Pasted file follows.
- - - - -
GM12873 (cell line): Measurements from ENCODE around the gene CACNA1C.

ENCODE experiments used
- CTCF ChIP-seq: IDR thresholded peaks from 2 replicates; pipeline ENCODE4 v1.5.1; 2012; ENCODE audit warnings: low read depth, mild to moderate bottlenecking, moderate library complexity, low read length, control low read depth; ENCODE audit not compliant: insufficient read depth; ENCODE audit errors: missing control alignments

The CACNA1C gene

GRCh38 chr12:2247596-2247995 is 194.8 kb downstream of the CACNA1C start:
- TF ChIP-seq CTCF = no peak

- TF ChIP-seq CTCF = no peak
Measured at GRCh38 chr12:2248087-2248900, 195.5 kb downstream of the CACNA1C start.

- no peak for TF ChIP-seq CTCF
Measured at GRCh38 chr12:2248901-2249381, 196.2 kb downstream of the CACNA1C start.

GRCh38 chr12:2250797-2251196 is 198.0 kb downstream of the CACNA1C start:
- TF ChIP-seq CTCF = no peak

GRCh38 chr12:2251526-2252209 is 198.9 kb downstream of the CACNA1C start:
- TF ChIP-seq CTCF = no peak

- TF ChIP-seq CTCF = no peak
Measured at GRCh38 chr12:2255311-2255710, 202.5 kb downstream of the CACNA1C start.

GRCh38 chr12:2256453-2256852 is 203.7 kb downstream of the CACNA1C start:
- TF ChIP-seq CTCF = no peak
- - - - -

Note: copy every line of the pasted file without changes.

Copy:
GM12873 (cell line): Measurements from ENCODE around the gene CACNA1C.

ENCODE experiments used
- CTCF ChIP-seq: IDR thresholded peaks from 2 replicates; pipeline ENCODE4 v1.5.1; 2012; ENCODE audit warnings: low read depth, mild to moderate bottlenecking, moderate library complexity, low read length, control low read depth; ENCODE audit not compliant: insufficient read depth; ENCODE audit errors: missing control alignments

The CACNA1C gene

GRCh38 chr12:2247596-2247995 is 194.8 kb downstream of the CACNA1C start:
- TF ChIP-seq CTCF = no peak

- TF ChIP-seq CTCF = no peak
Measured at GRCh38 chr12:2248087-2248900, 195.5 kb downstream of the CACNA1C start.

- no peak for TF ChIP-seq CTCF
Measured at GRCh38 chr12:2248901-2249381, 196.2 kb downstream of the CACNA1C start.

GRCh38 chr12:2250797-2251196 is 198.0 kb downstream of the CACNA1C start:
- TF ChIP-seq CTCF = no peak

GRCh38 chr12:2251526-2252209 is 198.9 kb downstream of the CACNA1C start:
- TF ChIP-seq CTCF = no peak

- TF ChIP-seq CTCF = no peak
Measured at GRCh38 chr12:2255311-2255710, 202.5 kb downstream of the CACNA1C start.

GRCh38 chr12:2256453-2256852 is 203.7 kb downstream of the CACNA1C start:
- TF ChIP-seq CTCF = no peak